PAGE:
Free webinars from the Older Drivers Forum
Between the 13th and 17th of September, the Older Drivers Forum are hosting six free webinars in support of the Project EDWARD (Every Day Without A Road Death) campaign. Each webinar covers a
different subject and is designed to help and support the mature motorist to carry on
driving safely for longer, with topics ranging from driving assessments and medical conditions to electric vehicles and dash cams.
You can register for the webinars here: Webinars | Older Drivers Forum
Renewing your licence during the Covid-19 pandemic
We are aware of the problems some drivers are having in renewing their driving licences when this can’t be done online, for example when you don’t have a passport. The DVLA due to Covid-19 are experiencing difficulties processing paper applications but are accepting paper applications where drivers are unable to use online services, if this applies you should submit a paper application. You may be able to continue to drive whilst your application is being processed if you meet the following criteria:
Licence renewal at 70
RoSPA have been made aware of a number of websites offering licence renewal at 70 for a fee, usually in exchange for an 'application checking service'. As far as we are aware, this fee is non-refundable.
You can renew your driving licence online with DVLA for free* if you’re 70 or over – or will be 70 in the next 90 days. Please visit: https://www.gov.uk/renew-driving-licence-at-70
*If you have a paper licence, you will need to provide an up-to-date passport photo with your renewal application.
Older Driver Assessments now available in North West of England
Transport for Greater Manchester are offering a Safer Driving for Longer course, which enables experienced older drivers to reflect on their own driving, increase confidence in their ability and also to consider efficient alternatives to driving. For further information, click here or telephone 0300 123 1518.
DVLA eyesight awareness campaign, EYE 735T
The DVLA eyesight awareness campaign reminds people to check they can read a car number plate from 20 metres (about 5 car lengths or 8 parking bays) away. Anyone concerned about their eyesight should visit their optician or optometrist for an eye test.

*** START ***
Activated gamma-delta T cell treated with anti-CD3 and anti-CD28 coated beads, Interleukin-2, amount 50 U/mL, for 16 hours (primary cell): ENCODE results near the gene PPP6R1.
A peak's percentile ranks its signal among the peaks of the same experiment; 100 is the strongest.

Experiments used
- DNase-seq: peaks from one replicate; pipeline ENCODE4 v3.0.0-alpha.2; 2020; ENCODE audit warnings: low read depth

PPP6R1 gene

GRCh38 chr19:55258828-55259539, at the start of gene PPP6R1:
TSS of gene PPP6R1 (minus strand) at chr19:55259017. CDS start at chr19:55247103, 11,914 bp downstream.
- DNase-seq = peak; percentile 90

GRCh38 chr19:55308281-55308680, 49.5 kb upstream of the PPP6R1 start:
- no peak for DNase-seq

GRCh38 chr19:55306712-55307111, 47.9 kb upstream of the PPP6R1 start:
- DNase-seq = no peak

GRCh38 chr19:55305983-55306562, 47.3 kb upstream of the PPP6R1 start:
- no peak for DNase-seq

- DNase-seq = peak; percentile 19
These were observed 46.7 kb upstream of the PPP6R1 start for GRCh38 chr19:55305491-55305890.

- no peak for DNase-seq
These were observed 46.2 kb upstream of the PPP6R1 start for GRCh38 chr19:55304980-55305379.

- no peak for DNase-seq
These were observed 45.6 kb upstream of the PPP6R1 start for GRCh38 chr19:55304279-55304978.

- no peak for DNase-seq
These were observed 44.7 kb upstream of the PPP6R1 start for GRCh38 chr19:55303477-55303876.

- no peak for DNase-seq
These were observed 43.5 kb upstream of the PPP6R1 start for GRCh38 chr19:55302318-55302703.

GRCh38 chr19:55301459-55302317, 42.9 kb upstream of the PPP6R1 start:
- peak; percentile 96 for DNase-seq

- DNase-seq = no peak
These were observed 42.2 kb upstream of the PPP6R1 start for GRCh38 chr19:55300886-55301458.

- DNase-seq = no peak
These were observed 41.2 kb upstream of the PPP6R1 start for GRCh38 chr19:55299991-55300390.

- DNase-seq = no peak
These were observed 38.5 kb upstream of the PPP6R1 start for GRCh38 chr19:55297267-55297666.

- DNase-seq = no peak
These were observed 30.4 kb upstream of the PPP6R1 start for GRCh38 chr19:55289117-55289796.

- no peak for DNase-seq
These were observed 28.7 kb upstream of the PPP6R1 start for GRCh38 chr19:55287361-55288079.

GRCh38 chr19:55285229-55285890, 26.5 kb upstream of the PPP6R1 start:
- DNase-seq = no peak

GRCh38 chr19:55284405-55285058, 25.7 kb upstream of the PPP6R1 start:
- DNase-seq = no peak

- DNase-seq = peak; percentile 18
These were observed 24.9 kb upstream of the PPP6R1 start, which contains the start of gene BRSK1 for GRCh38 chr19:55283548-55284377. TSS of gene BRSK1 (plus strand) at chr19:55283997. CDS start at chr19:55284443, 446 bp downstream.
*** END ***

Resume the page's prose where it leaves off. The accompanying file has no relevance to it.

More details in the DVLA press release.
This new Cost Calculator is for drivers who may be considering whether to swap their car and use public transport or other means of getting about instead. Further advice is available in the Retire from Driving section.
“Behind the Wheel”
A guide for older drivers, “Behind the wheel: Tips for safe and confident driving in later life”, by Independent Age can be viewed here. It covers things you can do to feel safe and confident when driving, and the alternatives if you decide to stop driving in the future.
These leaflets and posters are intended to help elderly drivers to drive safely, for longer. They are free to download to display (for example, in waiting rooms) or give to drivers and their families. They provide simple tips to help drivers consider whether their driving is changing, and if so, what they can do about it.
Driving a car is an important part of personal, family and work life for millions of us, providing freedom and independence to get about as and when we need to. Driving can be enjoyable and pleasant, but it also involves a certain amount of risk, and can be stressful.
Experienced drivers are, in general, safer than those with less experience. But as we get older, our health and fitness, often including our eyesight, physical condition and reaction times, begins to decline. Age related conditions can also begin to affect our driving. Of course, this is different for each person; there isn't an age at which we automatically become unsafe to drive.
Many drivers recognise that their driving ability is changing and so change when and where they drive (this is often called 'self-regulation'). There are also several simple things we can do to help us continue to drive, safely, for as long as possible, such as taking regular driving assessments and refresher training.
However, there comes a time when each of us need to reduce our driving, or even stop altogether. Taking advice from your doctor, or another health professional, and from family or friends can be very helpful.
This website will help you to:
- Recognise whether and how your driving is changing
- Decide what you can do to cope with these changes and find help, such as medical advice, driving assessments and training and vehicle adaptations
- Find a driving assessment or refresher training for your needs
- Understand your legal obligations, such as DVLA rules and procedures
- Plan for the need to change when and where you drive, and if it becomes necessary, to retire from driving.
Use the links above for further information and advice.